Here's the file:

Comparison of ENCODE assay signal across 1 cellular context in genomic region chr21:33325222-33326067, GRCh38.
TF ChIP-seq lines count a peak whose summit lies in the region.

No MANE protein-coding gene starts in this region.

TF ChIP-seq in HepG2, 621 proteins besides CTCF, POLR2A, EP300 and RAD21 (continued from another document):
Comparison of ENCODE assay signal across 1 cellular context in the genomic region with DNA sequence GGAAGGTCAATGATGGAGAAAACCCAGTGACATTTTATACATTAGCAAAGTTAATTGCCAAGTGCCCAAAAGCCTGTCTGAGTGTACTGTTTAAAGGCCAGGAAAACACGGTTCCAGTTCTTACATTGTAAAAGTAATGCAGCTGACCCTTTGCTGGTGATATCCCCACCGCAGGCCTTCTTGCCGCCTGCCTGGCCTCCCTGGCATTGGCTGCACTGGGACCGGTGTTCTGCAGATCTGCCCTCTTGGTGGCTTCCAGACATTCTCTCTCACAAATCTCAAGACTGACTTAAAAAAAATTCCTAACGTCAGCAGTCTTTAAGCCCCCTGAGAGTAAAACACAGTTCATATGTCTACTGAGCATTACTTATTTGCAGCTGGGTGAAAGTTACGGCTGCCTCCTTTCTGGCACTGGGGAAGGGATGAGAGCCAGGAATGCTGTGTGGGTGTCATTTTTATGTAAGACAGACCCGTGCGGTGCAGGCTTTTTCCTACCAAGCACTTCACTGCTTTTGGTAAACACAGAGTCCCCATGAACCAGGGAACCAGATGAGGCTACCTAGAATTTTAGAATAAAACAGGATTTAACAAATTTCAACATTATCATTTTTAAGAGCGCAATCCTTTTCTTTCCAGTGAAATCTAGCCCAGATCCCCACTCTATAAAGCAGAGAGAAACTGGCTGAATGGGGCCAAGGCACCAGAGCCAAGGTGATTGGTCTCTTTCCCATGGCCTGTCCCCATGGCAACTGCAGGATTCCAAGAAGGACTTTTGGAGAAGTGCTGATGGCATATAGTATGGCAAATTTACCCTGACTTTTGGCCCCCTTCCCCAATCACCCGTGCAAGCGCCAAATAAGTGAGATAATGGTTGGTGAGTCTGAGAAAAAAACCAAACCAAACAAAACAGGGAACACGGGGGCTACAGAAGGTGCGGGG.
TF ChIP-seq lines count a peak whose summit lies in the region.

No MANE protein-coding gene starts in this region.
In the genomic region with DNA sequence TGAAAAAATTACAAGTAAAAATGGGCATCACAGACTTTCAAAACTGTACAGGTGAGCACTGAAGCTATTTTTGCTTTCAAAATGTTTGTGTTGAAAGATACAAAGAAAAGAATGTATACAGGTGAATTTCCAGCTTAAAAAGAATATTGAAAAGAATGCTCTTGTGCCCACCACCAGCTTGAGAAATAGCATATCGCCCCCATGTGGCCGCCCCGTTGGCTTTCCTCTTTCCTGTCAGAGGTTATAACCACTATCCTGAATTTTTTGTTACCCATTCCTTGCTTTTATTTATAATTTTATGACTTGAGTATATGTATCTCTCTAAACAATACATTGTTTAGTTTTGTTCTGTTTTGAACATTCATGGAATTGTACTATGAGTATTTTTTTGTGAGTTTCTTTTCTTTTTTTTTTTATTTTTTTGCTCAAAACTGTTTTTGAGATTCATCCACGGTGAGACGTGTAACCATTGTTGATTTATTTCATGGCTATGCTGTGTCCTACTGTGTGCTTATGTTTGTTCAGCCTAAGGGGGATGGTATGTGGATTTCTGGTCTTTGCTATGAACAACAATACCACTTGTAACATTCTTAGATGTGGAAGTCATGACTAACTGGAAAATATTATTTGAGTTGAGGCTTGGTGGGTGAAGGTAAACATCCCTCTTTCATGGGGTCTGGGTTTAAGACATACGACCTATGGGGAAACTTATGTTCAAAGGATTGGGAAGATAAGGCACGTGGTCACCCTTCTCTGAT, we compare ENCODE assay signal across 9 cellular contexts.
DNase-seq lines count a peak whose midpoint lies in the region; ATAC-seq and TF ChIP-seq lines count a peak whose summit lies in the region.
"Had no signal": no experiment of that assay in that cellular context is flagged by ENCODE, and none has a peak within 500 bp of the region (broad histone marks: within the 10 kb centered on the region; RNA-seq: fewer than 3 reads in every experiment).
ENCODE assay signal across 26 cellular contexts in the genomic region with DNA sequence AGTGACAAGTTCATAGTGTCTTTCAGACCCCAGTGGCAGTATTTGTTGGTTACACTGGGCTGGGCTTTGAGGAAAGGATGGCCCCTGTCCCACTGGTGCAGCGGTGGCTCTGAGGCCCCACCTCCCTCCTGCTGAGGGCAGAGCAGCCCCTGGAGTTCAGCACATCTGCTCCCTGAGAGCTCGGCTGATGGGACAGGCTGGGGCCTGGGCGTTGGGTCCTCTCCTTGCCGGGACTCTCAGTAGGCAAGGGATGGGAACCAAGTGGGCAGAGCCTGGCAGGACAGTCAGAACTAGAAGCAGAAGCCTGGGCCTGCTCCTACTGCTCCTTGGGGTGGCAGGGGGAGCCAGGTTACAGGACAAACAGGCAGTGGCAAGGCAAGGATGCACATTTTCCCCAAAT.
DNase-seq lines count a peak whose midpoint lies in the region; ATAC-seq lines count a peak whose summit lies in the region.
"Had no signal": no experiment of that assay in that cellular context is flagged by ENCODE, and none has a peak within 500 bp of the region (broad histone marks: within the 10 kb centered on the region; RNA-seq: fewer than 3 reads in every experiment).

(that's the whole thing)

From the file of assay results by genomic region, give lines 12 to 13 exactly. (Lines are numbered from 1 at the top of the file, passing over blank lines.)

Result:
DNase-seq lines count a peak whose midpoint lies in the region; ATAC-seq lines count a peak whose summit lies in the region.
"Had no signal": no experiment of that assay in that cellular context is flagged by ENCODE, and none has a peak within 500 bp of the region (broad histone marks: within the 10 kb centered on the region; RNA-seq: fewer than 3 reads in every experiment).